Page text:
Canadian Forest Service Publications
Modeling the effect of landscape pattern on mountain pine beetles. 2007. Hughes, J.; Fall, A.; Safranyik, L.; Lertzman, K.P. Natural Resources Canada, Canadian Forest Service, Pacific Forestry Centre, Victoria, British Columbia. Information Report BC-X-407. 53 p.
Issued by: Pacific Forestry Centre
Catalog ID: 26716
Availability: PDF (download)
Despite ecological and management importance, little is known about the effect of forest landscape structure on the spread of mountain pine beetles (Dendroctonus ponderosae Hopkins). The general prediction from published literature is that forest fragmentation at some scale might slow the spread of infestations. However, mountain pine beetle dispersal ecology is complicated by requirement for attack en masse and a pheromone-based communication system that facilitates this aggregation process. One interesting possibility is that infestations might spread more slowly over habitat gaps across which beetles cannot communicate. To investigate this possibility, we develop an individual-based model of mountain pine beetle dispersal, aggregation and attack, and perform simulation experiments to explore the effects of habitat patch size, habitat compaction, communication distance, and flight behaviour on the spread rate and final extent of infestations. The model is based on a spatially explicit mountain pine beetle model developed by Powell et al. (1996, Mathematical elements of attack risk analysis for mountain pine beetles. Journal of Theoretical Biology 204(4): 601-620), but differs from that model on several points.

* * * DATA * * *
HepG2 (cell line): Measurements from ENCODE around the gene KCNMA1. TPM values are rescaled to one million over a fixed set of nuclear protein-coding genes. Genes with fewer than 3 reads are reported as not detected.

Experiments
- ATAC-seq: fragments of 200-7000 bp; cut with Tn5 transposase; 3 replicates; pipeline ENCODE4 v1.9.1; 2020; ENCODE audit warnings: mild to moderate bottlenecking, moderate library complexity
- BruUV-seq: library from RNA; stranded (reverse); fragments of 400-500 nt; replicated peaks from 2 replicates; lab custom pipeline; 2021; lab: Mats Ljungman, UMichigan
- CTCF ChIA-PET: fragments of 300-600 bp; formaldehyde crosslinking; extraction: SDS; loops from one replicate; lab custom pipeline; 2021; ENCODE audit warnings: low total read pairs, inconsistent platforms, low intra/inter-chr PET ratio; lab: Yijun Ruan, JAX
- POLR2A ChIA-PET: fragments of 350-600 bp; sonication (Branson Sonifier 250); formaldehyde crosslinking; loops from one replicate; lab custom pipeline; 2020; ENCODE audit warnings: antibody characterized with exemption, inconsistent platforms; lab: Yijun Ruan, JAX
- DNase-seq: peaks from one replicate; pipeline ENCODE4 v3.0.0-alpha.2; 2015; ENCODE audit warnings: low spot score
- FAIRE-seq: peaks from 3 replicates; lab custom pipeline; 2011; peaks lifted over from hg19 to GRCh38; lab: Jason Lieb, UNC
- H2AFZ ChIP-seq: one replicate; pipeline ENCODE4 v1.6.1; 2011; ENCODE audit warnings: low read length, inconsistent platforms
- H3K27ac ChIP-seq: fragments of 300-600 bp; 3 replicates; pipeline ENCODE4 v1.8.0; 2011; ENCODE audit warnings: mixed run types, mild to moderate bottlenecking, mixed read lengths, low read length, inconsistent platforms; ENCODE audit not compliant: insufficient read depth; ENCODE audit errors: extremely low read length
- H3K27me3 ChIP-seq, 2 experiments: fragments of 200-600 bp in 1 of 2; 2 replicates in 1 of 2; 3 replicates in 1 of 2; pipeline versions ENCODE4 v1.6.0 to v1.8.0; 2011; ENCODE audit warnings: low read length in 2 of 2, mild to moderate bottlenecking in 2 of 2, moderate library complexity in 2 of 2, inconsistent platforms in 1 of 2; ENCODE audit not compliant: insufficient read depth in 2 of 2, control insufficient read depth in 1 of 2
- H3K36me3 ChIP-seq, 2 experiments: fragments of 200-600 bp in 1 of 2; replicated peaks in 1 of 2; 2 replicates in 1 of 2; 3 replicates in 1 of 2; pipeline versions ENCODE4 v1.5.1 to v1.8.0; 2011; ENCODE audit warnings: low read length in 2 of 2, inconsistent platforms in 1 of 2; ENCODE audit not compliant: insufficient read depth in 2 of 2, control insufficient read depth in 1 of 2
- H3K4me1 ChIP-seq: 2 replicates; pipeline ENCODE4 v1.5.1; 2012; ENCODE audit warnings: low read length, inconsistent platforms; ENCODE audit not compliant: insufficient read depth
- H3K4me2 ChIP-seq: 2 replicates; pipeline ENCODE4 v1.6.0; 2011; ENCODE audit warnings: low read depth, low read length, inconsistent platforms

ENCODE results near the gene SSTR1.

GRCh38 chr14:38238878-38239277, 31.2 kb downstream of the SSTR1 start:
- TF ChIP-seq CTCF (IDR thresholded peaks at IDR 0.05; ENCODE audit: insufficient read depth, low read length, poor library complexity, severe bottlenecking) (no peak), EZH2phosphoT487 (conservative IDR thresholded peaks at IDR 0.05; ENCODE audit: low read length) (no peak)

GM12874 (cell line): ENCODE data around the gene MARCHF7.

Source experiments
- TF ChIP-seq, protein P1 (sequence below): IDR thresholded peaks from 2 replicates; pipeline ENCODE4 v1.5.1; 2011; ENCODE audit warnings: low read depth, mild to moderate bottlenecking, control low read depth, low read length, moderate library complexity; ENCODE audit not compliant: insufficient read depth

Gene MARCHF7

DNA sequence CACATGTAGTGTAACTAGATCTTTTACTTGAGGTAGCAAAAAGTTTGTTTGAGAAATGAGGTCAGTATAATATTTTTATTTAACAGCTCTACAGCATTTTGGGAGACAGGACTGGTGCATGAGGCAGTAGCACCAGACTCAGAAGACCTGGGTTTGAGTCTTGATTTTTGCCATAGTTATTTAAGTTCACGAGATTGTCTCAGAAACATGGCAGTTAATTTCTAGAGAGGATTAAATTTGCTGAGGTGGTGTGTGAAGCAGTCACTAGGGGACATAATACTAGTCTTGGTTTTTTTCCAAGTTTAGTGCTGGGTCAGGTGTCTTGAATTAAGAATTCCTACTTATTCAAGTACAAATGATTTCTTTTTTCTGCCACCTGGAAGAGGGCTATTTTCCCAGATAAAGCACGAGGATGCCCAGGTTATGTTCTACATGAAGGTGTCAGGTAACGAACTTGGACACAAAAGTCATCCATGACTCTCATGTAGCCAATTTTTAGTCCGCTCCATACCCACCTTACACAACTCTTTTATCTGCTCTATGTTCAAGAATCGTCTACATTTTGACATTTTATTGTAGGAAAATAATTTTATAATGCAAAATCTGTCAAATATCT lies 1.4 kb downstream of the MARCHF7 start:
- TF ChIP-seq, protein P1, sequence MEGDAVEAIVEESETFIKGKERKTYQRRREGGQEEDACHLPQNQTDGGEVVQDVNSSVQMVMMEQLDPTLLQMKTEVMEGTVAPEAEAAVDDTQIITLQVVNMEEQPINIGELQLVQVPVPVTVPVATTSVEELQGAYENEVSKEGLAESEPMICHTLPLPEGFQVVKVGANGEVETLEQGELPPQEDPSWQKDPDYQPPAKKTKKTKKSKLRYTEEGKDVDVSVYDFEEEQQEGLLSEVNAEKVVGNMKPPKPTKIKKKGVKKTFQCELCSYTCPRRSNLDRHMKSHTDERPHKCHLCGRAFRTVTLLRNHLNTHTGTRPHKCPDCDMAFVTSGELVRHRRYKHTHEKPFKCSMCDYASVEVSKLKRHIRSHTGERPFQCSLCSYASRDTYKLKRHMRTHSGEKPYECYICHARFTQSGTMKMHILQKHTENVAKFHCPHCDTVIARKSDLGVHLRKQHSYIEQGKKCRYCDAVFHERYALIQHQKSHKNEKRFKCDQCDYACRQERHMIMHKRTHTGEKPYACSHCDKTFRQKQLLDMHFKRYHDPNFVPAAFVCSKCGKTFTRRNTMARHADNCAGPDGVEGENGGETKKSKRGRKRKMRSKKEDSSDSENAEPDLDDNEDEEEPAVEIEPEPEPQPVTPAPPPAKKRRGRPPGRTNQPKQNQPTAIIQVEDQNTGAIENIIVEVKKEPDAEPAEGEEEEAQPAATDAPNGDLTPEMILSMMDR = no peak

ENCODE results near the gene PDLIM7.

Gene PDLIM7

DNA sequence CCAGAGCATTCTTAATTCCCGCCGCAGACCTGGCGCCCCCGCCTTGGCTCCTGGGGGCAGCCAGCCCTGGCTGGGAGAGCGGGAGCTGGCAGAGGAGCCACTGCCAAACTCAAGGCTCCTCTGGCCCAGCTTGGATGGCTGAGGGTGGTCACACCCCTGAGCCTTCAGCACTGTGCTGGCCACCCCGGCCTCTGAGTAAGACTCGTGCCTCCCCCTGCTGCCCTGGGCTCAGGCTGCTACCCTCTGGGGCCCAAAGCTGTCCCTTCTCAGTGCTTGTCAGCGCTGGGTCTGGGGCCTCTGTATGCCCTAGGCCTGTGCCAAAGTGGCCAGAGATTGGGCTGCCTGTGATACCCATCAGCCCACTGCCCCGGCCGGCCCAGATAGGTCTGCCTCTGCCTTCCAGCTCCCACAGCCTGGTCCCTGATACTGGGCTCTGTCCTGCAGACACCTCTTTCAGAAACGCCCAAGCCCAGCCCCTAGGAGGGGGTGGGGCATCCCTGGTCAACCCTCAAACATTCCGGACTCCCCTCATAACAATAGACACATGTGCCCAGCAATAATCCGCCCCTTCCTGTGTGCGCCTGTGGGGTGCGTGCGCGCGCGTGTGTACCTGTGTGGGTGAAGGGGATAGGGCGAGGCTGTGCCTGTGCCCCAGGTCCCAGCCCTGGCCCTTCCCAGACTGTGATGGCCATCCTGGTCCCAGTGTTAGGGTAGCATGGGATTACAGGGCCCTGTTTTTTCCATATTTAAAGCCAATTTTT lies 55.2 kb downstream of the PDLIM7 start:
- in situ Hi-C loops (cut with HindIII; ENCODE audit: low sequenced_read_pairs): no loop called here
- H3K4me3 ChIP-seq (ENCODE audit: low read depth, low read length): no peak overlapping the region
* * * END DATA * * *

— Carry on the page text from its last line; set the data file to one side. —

Increasing the distance between patches does slow infestation spread, though not as much as expected. When we remove the tendency of beetles to fly for some period before becoming receptive to pheromones (free flight), patch size becomes important and spread rate only varies with habitat compaction when patch size is small. At face value, the prediction is that beetles will be somewhat sensitive to forest fragmentation at small scales, but insensitive to variation in patch size because of their free flight behaviour. This result is subject to uncertainty about model form and parameterization. More robust aspects of this work include a review of the potential effects of relatively small-scale spatial structure on aggregating organisms, a comparison of diffusion and individual-based modeling approaches, and consideration of some assumptions underlying this and preceding mountain pine beetle models.